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Early Color Television

Baird Electronic Color System (1942-45)

This system was based on designs evolved by John L. Baird.  In 1943, he designed a two color system, with two images produced on the face of a CRT. Lenses then converged the images. Here is a video about the tube.

Inside the viewing tube is a transparent screen having parallel ridges on the side toward the viewer and flat on the opposite side.  There are three electron guns whose beams are modulated by the three color band signals.  The beam from one of these guns can impinge on only one side of the ridges.  This side is coated with a phosphor emitting the color band which is to be reproduced by the corresponding gun.  The second gun can send its beam only to the opposite side of the ridges, this side being coated with phosphor emitting the second color band.  The beam from the third gun strikes the flat surface of the screen, which carries a phosphor emitting the third color band.  The third color, produced on the back of the screen, shows through the transparent supporting material and mixes with the other two color band produced on the sides of the ridges.  The ridges are very narrow and closely spaced. Two of the guns are in such positions that their beams travel different distances to opposite sides of the screen. (Information and pictures courtesy of Rick Plummer)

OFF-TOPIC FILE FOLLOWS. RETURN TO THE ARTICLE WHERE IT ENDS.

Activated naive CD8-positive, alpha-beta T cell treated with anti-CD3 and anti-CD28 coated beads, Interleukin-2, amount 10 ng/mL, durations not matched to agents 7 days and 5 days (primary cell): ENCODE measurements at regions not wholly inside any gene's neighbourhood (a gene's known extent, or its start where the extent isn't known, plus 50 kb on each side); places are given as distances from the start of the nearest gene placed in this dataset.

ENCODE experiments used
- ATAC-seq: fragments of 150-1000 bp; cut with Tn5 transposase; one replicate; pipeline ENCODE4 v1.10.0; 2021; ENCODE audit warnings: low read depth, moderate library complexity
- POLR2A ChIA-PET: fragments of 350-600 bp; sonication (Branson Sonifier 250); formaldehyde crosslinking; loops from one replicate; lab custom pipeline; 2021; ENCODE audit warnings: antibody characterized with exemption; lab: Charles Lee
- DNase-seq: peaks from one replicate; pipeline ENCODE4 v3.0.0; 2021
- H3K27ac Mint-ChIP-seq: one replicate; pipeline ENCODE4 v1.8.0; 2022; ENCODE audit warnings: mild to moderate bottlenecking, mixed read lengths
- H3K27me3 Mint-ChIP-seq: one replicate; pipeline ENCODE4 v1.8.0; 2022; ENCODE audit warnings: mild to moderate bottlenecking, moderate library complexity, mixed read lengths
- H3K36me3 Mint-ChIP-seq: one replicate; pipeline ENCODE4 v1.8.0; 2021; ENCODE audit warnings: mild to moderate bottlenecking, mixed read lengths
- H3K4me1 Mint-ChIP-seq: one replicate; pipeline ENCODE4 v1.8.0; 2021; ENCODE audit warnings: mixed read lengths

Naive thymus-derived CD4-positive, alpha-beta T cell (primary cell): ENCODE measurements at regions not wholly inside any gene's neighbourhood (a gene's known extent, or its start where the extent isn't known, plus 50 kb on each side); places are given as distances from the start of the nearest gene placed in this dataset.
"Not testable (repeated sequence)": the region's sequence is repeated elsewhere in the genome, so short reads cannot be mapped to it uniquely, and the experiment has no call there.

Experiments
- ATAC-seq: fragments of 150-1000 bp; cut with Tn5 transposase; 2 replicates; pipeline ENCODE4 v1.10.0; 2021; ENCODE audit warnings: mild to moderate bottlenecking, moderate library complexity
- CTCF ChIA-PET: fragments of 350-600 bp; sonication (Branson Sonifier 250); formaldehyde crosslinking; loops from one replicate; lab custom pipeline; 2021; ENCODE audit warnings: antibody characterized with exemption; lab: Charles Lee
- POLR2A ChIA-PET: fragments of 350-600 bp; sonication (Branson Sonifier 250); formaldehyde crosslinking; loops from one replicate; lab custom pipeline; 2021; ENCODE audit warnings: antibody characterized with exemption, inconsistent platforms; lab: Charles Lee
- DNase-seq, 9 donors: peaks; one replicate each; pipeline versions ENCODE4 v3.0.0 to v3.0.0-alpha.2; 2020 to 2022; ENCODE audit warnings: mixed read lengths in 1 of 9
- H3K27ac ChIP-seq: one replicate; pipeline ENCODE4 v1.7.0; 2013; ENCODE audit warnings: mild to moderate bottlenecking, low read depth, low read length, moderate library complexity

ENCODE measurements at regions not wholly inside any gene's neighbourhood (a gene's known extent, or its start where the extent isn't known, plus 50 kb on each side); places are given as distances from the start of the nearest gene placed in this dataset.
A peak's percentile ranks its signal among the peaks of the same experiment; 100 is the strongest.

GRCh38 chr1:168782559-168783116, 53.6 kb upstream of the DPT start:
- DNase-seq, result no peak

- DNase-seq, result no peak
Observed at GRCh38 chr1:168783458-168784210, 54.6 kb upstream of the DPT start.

Here is some additional information, courtesy of Stu Andrews:

The system was called " Telechrome" and used modified theatre arc lamps as the basis for the three-gun CRT.

Baird demonstrated the invention to several experts and newspapers at the time. The BBC publication "Radio Times" in 1942 described the picture as " entirely natural" .

Several lines rates were tried, with the final versions of Telechrome running at 1000 lines.

Baird died in 1946 and Telechrome was forgotten in the rush to re-start broadcast TV.

Popular Mechanics, March 1945

1942 Photo

Courtesy of the Science Museum/Science & Society Picture Library

From the British "Journal of The Television Society", September 1941

Courtesy of Steve Dichter